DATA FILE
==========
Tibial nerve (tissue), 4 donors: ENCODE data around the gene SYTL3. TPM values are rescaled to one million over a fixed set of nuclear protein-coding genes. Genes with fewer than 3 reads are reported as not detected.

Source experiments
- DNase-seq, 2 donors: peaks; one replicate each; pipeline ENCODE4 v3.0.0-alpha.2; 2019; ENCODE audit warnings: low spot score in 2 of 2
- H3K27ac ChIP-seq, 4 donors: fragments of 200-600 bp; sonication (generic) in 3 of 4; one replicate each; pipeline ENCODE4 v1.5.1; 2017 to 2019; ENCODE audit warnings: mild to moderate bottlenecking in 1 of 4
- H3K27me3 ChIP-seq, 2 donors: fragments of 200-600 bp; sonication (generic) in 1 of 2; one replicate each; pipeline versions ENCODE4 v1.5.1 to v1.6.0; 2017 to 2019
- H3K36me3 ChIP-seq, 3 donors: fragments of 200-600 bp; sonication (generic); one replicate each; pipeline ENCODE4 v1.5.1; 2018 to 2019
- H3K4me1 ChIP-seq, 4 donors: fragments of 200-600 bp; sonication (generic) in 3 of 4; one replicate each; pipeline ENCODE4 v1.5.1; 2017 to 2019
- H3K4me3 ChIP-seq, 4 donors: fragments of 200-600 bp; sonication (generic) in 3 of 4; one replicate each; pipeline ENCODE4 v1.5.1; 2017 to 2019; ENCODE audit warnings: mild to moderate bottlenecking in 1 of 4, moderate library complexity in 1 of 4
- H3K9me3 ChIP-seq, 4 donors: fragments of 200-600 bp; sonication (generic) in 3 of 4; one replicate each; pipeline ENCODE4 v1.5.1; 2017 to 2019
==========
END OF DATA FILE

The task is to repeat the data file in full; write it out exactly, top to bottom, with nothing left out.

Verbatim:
Tibial nerve (tissue), 4 donors: ENCODE data around the gene SYTL3. TPM values are rescaled to one million over a fixed set of nuclear protein-coding genes. Genes with fewer than 3 reads are reported as not detected.

Source experiments
- DNase-seq, 2 donors: peaks; one replicate each; pipeline ENCODE4 v3.0.0-alpha.2; 2019; ENCODE audit warnings: low spot score in 2 of 2
- H3K27ac ChIP-seq, 4 donors: fragments of 200-600 bp; sonication (generic) in 3 of 4; one replicate each; pipeline ENCODE4 v1.5.1; 2017 to 2019; ENCODE audit warnings: mild to moderate bottlenecking in 1 of 4
- H3K27me3 ChIP-seq, 2 donors: fragments of 200-600 bp; sonication (generic) in 1 of 2; one replicate each; pipeline versions ENCODE4 v1.5.1 to v1.6.0; 2017 to 2019
- H3K36me3 ChIP-seq, 3 donors: fragments of 200-600 bp; sonication (generic); one replicate each; pipeline ENCODE4 v1.5.1; 2018 to 2019
- H3K4me1 ChIP-seq, 4 donors: fragments of 200-600 bp; sonication (generic) in 3 of 4; one replicate each; pipeline ENCODE4 v1.5.1; 2017 to 2019
- H3K4me3 ChIP-seq, 4 donors: fragments of 200-600 bp; sonication (generic) in 3 of 4; one replicate each; pipeline ENCODE4 v1.5.1; 2017 to 2019; ENCODE audit warnings: mild to moderate bottlenecking in 1 of 4, moderate library complexity in 1 of 4
- H3K9me3 ChIP-seq, 4 donors: fragments of 200-600 bp; sonication (generic) in 3 of 4; one replicate each; pipeline ENCODE4 v1.5.1; 2017 to 2019